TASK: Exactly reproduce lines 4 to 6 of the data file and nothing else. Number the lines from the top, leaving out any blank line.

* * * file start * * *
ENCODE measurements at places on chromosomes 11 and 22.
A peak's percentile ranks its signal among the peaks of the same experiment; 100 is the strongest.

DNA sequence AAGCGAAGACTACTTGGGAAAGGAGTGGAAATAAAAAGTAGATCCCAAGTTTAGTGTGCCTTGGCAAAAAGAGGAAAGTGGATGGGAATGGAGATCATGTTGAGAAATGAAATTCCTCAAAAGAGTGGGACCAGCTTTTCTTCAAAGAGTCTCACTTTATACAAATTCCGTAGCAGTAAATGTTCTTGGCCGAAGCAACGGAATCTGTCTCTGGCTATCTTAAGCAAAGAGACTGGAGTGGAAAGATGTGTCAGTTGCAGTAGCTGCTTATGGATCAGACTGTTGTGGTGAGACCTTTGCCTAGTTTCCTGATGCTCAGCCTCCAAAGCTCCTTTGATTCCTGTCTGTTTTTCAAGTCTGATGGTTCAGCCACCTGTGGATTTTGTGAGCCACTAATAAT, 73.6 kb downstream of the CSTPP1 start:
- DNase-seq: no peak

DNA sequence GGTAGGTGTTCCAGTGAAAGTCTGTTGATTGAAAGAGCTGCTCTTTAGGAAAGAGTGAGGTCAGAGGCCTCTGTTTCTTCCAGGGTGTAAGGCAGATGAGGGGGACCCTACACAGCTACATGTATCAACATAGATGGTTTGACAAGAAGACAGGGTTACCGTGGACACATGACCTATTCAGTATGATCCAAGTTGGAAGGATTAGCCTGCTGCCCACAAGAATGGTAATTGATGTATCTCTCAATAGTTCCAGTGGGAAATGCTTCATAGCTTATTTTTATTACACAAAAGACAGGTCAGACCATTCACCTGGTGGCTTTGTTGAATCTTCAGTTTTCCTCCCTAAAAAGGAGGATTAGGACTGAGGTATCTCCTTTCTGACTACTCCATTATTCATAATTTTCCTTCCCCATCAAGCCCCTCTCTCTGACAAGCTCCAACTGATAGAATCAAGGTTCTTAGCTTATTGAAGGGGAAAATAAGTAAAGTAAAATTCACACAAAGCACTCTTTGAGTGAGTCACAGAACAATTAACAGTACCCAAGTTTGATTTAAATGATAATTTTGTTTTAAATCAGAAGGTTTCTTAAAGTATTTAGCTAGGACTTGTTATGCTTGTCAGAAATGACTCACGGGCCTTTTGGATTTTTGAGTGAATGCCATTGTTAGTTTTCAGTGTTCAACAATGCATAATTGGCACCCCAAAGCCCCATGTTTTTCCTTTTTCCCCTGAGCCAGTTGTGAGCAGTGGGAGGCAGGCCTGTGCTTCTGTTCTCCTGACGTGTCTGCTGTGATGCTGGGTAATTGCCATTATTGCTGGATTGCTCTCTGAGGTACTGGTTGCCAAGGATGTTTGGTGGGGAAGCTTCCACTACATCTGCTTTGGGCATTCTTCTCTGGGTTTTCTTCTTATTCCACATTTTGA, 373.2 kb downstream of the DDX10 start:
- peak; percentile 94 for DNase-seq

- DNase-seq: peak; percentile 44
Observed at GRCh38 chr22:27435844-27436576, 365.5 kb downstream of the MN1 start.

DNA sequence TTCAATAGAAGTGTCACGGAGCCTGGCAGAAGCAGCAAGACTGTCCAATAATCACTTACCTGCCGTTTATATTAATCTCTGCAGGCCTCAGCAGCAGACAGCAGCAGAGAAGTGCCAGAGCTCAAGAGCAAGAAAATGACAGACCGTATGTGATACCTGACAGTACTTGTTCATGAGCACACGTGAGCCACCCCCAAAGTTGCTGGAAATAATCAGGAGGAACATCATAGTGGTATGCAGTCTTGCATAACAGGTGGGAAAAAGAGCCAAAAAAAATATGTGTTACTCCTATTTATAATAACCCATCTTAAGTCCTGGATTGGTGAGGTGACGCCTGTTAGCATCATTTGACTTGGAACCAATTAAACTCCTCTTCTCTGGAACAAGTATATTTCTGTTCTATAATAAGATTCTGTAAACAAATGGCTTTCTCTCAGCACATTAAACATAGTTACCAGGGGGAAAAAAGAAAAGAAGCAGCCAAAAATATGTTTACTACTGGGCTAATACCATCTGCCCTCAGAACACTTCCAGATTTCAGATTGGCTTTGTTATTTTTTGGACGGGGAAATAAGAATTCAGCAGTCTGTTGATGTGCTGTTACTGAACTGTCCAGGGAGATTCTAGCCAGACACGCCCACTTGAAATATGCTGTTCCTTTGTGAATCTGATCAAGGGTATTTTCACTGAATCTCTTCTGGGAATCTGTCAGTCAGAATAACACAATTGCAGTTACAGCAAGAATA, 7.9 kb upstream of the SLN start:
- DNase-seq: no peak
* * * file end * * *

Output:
- DNase-seq: no peak

DNA sequence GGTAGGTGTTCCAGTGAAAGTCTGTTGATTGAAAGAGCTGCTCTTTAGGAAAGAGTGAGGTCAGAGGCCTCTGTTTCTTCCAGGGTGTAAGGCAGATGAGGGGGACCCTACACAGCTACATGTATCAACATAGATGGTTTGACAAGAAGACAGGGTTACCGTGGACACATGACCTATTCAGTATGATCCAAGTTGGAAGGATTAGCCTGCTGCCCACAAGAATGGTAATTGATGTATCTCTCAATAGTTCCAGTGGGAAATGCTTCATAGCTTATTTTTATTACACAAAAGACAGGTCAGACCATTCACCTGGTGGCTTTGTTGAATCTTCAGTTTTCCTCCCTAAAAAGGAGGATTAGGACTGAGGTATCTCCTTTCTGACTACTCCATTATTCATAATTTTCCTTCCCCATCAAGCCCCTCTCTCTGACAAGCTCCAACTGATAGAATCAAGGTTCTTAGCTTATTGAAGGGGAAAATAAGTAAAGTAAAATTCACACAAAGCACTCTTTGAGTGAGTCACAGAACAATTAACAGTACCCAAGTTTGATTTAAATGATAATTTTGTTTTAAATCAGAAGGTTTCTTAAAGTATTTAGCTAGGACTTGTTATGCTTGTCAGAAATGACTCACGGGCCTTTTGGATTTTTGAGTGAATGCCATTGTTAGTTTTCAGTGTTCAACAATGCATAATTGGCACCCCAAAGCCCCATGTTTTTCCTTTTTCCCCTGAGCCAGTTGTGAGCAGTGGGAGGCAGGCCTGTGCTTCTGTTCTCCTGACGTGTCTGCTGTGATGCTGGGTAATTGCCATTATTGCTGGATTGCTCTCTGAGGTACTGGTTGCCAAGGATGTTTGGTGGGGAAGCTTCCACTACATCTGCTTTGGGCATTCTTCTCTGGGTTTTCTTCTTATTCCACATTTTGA, 373.2 kb downstream of the DDX10 start:
- peak; percentile 94 for DNase-seq